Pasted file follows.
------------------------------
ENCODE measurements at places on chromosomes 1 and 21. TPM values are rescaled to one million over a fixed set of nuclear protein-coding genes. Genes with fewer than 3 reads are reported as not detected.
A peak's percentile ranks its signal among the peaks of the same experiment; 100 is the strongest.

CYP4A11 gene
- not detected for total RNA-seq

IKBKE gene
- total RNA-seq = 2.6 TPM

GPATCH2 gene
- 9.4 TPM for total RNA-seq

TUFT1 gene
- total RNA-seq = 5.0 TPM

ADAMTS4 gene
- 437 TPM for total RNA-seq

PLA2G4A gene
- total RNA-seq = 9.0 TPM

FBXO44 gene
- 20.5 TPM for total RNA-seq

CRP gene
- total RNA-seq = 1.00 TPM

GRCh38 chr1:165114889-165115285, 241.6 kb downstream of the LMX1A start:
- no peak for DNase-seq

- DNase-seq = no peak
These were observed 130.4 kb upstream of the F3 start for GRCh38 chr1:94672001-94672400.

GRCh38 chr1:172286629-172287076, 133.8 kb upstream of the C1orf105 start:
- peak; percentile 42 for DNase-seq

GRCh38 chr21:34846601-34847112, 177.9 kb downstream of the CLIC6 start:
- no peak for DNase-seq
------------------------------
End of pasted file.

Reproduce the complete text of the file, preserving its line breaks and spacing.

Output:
ENCODE measurements at places on chromosomes 1 and 21. TPM values are rescaled to one million over a fixed set of nuclear protein-coding genes. Genes with fewer than 3 reads are reported as not detected.
A peak's percentile ranks its signal among the peaks of the same experiment; 100 is the strongest.

CYP4A11 gene
- not detected for total RNA-seq

IKBKE gene
- total RNA-seq = 2.6 TPM

GPATCH2 gene
- 9.4 TPM for total RNA-seq

TUFT1 gene
- total RNA-seq = 5.0 TPM

ADAMTS4 gene
- 437 TPM for total RNA-seq

PLA2G4A gene
- total RNA-seq = 9.0 TPM

FBXO44 gene
- 20.5 TPM for total RNA-seq

CRP gene
- total RNA-seq = 1.00 TPM

GRCh38 chr1:165114889-165115285, 241.6 kb downstream of the LMX1A start:
- no peak for DNase-seq

- DNase-seq = no peak
These were observed 130.4 kb upstream of the F3 start for GRCh38 chr1:94672001-94672400.

GRCh38 chr1:172286629-172287076, 133.8 kb upstream of the C1orf105 start:
- peak; percentile 42 for DNase-seq

GRCh38 chr21:34846601-34847112, 177.9 kb downstream of the CLIC6 start:
- no peak for DNase-seq